“Medicine balls, kettle balls and body weights for resistance training are other common equipment,” Perry says.

In Miami-Dade, for example, students use resistance bands, jump ropes, balls, light body bars, treadmills and cross trainers in the district’s wellness center. The equipment is totally funded through grants, says Jayne D. Greenberg, district director of physical education, health  literacy and JROTC.

Miami-Dade also uses technology, like Xbots, for “Dance Dance Revolution” and video to teach winter sports like snow-skiing.

And with more districts offering or adding fitness centers, administrators might want to consider purchasing a defibrillator, says Ward Hamilton, senior vice president of Zoll Medical Corp. “An EMS can’t get to you quickly enough. If you’re putting together a fitness center, you need to think about AEDs.”

Professional Development

None of this will work, however, without a concomitant effort in professional training and development, not only for the district’s physical education teachers but also for classroom teachers. To determine whether a curriculum is appropriate, even districts that don’t have a full-time phys-ed coordinator should take advantage of the expertise of their P.E. teachers, as well as the specialists at the state education agency.

Norris School District hired outside trainers for its P.E. teachers to help them gain hands-on skills and knowledge. The P.E. curriculum now familiarizes students and teachers with the seriousness of head injuries. Teacher training focuses on recognizing the symptoms of concussions in case they are not identified by the student and discusses how teachers must accommodate recovering students upon their return to class.

“A customized workshop from SPARK costs between $2,000-$10,000 for 40 teachers depending on their needs,” says Ballard.  Schools can adapt SPARK as a place to start. You get assessments that are aligned with the national standards and you can edit the curriculum.”

The SPARK curriculum also provides adaptations that teachers can use to work with students with disabilities or who need accommodations. Ballard suggested using social media as a resource for teachers to talk about ideas and challenges.

Healthy Kids Challenge offers webinars, curriculum materials and onsite consulting programs and workshops, as well as free downloadable tip sheets to help districts. Through partnerships with organizations like SPARK, Healthy Kids Challenge focuses on training and education about wellness and nutrition to enhance newly invigorated phys-ed programs.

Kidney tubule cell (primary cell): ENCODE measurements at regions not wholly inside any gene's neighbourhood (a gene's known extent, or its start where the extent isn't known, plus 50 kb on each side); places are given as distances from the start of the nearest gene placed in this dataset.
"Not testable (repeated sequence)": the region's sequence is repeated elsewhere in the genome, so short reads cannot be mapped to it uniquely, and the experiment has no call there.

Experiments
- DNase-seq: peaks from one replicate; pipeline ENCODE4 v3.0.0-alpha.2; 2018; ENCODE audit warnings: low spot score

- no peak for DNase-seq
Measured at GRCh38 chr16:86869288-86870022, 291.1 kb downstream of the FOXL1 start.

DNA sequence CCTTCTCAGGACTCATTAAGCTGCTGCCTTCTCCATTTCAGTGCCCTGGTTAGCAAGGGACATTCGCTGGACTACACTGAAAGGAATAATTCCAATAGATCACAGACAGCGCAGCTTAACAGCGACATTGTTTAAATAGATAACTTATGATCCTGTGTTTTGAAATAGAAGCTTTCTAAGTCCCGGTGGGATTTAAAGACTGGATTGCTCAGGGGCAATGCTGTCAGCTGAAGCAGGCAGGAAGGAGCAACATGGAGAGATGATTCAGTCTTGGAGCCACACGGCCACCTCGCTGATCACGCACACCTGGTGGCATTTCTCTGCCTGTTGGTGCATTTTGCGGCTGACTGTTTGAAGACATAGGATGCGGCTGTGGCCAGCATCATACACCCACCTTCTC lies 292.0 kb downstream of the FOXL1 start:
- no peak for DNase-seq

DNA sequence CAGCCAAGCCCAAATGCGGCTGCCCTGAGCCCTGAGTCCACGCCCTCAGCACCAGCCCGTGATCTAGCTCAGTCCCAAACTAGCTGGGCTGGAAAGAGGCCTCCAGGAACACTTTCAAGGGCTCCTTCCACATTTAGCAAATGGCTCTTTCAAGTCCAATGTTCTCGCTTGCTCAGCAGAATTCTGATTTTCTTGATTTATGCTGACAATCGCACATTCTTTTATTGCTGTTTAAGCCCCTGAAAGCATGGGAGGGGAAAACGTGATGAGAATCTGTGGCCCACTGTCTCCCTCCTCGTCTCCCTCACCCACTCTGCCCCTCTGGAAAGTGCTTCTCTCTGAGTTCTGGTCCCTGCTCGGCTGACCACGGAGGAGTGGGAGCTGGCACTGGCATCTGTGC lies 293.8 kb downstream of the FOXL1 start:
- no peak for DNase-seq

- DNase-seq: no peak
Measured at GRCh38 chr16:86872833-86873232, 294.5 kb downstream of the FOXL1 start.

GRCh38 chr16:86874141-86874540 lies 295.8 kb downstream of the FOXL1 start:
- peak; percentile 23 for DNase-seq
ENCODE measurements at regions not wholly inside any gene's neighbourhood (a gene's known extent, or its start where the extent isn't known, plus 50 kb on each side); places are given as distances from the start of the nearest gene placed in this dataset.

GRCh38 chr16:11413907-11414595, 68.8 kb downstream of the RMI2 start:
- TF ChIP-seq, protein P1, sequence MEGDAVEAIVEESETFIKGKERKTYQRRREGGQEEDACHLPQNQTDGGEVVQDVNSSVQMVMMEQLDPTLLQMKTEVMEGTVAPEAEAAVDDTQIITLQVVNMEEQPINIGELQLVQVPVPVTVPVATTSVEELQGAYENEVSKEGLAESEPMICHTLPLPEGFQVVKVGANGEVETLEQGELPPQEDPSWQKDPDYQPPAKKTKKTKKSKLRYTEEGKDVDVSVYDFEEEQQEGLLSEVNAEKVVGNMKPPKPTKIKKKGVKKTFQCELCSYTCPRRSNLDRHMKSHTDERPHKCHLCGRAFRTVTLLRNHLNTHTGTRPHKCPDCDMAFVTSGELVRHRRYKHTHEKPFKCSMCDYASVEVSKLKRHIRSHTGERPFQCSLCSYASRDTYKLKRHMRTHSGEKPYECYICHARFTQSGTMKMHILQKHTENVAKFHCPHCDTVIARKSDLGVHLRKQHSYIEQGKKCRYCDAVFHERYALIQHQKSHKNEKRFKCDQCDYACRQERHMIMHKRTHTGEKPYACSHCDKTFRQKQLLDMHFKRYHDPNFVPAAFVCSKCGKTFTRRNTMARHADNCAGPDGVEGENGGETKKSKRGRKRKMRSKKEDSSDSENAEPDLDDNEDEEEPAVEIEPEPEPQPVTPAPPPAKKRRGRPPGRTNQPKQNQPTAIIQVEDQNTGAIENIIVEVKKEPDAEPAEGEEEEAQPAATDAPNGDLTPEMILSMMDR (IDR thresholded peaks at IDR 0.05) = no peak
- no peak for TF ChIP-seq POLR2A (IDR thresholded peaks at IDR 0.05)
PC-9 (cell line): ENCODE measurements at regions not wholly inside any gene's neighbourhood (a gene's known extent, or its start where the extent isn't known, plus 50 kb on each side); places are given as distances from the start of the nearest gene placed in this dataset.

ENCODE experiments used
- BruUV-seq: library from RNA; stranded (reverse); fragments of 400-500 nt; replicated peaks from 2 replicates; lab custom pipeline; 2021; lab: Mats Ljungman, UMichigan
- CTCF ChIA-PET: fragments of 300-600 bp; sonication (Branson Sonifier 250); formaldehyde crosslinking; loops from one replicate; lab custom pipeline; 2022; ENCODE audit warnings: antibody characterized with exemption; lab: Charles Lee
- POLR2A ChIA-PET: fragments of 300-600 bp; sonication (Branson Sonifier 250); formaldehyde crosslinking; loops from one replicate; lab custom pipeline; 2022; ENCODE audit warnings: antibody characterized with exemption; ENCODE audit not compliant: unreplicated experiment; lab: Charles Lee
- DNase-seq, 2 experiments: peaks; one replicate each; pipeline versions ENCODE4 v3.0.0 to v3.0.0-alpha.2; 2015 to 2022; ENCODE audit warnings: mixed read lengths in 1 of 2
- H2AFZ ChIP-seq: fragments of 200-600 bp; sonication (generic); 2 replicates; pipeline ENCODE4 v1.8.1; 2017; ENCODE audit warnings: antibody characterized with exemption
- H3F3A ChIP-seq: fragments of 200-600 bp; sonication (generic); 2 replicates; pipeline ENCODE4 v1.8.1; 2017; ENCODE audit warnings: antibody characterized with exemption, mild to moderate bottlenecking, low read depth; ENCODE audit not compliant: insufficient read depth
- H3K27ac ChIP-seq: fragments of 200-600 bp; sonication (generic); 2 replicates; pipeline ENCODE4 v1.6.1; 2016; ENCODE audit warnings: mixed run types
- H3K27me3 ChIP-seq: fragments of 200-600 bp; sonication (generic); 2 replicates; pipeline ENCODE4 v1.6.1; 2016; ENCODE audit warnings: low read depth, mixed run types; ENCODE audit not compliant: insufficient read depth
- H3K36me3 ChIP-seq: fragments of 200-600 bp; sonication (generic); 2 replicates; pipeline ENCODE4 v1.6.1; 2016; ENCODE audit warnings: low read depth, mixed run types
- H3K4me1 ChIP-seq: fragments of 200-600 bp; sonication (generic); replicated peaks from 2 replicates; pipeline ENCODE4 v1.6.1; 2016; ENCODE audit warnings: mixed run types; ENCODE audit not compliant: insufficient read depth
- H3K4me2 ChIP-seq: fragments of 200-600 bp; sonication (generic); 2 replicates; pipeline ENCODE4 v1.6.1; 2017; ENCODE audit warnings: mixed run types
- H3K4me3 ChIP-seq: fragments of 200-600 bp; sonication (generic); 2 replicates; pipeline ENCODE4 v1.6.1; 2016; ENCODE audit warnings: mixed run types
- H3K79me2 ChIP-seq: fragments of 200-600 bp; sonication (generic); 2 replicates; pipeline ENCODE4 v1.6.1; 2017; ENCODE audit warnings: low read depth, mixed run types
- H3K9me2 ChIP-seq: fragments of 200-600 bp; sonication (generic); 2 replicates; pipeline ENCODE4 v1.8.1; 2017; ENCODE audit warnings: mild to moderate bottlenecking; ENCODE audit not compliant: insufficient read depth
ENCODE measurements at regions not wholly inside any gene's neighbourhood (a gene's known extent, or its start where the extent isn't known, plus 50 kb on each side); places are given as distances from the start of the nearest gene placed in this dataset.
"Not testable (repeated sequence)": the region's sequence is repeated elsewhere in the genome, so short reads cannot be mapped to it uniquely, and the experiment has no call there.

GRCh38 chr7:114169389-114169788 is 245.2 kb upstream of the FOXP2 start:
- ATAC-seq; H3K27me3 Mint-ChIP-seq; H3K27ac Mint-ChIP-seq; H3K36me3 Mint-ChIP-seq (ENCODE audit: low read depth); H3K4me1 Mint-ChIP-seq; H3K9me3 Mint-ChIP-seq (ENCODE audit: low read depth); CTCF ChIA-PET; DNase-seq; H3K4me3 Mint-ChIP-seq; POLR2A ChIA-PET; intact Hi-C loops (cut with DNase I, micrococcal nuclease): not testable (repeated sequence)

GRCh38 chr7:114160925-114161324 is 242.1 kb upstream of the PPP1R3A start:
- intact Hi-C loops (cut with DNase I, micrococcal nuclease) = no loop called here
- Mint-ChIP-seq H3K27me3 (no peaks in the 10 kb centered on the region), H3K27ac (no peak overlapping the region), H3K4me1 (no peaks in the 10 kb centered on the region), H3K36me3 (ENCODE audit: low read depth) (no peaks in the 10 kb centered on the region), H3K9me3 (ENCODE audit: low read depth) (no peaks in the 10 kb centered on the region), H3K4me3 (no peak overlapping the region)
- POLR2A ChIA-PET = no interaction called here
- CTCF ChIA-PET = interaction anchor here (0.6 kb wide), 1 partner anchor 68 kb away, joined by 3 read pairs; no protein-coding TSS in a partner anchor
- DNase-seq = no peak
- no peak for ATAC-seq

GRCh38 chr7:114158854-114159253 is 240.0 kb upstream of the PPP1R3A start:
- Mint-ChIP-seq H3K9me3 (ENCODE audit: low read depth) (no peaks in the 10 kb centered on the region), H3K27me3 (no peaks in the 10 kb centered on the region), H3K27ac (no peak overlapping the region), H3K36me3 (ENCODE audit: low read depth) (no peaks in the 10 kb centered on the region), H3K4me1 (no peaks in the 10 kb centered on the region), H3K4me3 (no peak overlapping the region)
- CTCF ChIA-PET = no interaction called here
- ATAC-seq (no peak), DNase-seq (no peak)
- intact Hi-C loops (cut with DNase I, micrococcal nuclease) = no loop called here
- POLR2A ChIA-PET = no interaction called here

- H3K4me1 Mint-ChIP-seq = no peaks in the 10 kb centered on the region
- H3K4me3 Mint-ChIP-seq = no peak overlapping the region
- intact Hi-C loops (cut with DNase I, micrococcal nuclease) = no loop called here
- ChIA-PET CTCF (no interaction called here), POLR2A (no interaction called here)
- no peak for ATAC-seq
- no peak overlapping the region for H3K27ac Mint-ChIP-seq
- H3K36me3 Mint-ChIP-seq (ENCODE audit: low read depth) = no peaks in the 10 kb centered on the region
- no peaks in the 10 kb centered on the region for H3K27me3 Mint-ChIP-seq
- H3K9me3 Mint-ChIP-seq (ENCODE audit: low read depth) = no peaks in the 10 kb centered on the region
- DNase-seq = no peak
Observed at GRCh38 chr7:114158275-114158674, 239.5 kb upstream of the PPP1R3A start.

Return on Investment

“When a program can’t be implemented all at once, start with a pilot program at the youngest age possible,” says Carly Braxton, senior manager of SHAPE America. She urges districts to “collect data and show the success and impact of programming.”

Miami Dade, for example, has been relentless in making sure programs are having an impact. “Our programs are evidence-based,” says Greenberg. “We’re implementing state standards, working with the University of Miami School of Medicine. We collect data all year long.”

Programs use different measures of success, and districts will have to decide what measures they feel are appropriate.

“CATCH has improved educational outcomes, with academic performance and discipline, an increase in students choosing water, eating fruits and vegetables and a decrease in screen time, as well as an improvement in teacher self-confidence in teaching wellness,” says Duncan Van Dusen, executive director of the CATCH Global Foundation.

“Physical education is a critical component to educating the whole child, and healthy kids learn better,” says Perry. “You need to place as much emphasis on acquiring those skills as on academic skills.”

Merri Rosenberg is a freelance education writer based in Ardsley, N.Y. E-mail:



AASA’s Children’s Programs Department staff work with superintendents and school system leaders to improve school policies, practices and structures concerning children’s health, including physical activity. To learn more about their work, visit